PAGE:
|Celebrating 40 Years of Title IX|
In celebration of the 40th birthday of Title IX, George Mason University Intercollegiate Athletics will take a look at the historic federal civil rights law that was passed by Congress on June 23, 1972. Through the voices and experience of Mason's own Faculty, Staff and student-athletes, GoMason.com will take a look at the impact it has had on women's college athletics.
Since the passing of Title IX, women have been granted an equal opportunity to participate in high school and college sports.Title IX has been one of the major catalysts that have changed the world of women's college sports and became the gateway for change in the world of sports for women.
Please join Mason Athletics throughout the spring semester with
the voices and stories of those whose lives have been affected with the
passing of Title IX.
IX, Education Amendments of 1972
In the first installment in celebrating Title IX, Senior Associate AD, Student Services Sue Collins discusses the legislation and how it has impacted the realm of sports both professionally and personally.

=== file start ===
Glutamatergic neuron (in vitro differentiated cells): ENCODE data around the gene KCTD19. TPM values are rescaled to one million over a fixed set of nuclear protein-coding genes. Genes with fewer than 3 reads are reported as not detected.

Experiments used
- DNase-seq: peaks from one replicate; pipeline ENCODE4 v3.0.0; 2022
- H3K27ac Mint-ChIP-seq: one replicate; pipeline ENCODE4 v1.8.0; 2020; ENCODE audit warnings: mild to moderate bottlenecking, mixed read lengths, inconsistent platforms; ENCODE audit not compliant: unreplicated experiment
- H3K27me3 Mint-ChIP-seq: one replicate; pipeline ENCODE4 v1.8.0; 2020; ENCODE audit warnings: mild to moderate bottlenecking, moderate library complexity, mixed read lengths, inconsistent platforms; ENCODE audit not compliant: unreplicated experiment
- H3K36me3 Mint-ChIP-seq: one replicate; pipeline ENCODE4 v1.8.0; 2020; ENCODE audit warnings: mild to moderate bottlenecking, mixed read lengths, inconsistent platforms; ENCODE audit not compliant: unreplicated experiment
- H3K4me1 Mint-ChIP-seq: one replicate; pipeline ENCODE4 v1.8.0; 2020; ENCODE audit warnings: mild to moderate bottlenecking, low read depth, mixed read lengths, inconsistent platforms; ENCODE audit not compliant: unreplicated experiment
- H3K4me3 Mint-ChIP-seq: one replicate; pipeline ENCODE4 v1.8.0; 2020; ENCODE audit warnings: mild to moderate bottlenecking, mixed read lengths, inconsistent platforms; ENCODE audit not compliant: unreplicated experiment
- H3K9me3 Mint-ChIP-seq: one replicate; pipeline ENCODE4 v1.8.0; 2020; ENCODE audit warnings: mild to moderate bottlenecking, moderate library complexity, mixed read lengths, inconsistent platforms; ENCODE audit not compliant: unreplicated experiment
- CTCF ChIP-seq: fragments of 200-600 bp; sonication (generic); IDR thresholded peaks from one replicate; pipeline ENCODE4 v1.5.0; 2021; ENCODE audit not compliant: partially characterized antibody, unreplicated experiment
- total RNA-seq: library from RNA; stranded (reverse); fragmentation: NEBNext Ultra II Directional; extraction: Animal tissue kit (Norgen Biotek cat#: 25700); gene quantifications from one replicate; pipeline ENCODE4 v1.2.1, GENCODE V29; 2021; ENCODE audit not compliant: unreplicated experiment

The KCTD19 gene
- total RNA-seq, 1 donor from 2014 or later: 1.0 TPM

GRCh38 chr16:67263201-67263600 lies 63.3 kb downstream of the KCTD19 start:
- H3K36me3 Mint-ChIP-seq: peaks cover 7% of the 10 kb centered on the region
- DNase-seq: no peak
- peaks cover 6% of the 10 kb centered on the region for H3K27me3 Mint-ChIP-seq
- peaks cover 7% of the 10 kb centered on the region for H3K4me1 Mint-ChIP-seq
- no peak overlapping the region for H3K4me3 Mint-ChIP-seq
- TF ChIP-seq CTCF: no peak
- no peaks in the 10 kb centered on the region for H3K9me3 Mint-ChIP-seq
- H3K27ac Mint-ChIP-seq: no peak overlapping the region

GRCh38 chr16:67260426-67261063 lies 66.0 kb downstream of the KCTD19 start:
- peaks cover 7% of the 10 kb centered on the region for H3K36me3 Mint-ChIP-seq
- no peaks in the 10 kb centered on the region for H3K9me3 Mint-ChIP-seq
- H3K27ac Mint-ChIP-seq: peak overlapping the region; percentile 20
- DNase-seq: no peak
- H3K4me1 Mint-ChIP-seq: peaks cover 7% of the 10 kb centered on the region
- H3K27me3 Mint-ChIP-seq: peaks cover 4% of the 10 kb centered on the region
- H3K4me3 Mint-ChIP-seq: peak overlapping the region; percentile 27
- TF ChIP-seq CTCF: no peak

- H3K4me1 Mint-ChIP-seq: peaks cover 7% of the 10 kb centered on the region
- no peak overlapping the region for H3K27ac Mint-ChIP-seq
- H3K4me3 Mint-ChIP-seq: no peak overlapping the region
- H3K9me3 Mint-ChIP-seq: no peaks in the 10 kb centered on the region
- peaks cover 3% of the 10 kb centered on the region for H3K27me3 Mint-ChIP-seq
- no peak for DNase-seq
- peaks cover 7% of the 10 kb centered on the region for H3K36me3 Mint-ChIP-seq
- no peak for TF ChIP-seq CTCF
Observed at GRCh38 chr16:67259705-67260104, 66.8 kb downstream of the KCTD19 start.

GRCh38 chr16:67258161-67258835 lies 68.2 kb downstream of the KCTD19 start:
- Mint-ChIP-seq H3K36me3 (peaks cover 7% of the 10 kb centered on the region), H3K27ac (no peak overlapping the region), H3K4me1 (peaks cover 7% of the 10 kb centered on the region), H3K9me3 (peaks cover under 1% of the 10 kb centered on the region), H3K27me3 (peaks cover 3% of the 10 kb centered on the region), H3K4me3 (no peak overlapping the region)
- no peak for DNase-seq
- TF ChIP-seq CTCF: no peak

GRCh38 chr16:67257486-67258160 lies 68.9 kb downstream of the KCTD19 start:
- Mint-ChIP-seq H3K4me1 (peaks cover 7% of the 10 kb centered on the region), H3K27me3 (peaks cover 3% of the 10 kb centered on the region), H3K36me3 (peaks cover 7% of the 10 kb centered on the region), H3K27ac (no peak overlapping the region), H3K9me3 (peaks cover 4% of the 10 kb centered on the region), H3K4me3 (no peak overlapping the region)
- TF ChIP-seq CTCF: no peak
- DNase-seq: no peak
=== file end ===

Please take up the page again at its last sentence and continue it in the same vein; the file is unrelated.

Can you give a brief
synopsis of what Title IX?
What is the background of Title IX?
How have you seen
collegiate sports change since the passing of the law?
What sports have you seen the most
growth in because of the law?
How do you see collegiate sports
changing in the future with the law?
The way the law is written at this time, each individual institution has to look at their undergraduate, full-time student enrollment, men and women. So at George Mason, the population is 55 percent women and 45 percent men, it's been that way for years, and that's just full-time undergraduates. The law says that the student-athlete population then here at George Mason should be 55 percent women and 45 percent men. We work very hard to make sure that's what it looks like. That's what the law asks us to do and the number one principle of Title IX is opportunities. Participation, opportunities. Me and you. We're each have an opportunity to participate in sports. I always wanted to play. So a dinosaur like me has fought so that young women and young men have the opportunity. That's one really good thing about George Mason University, we continue to strive to make sure there are opportunities for men and women.
How did the law impact you personally?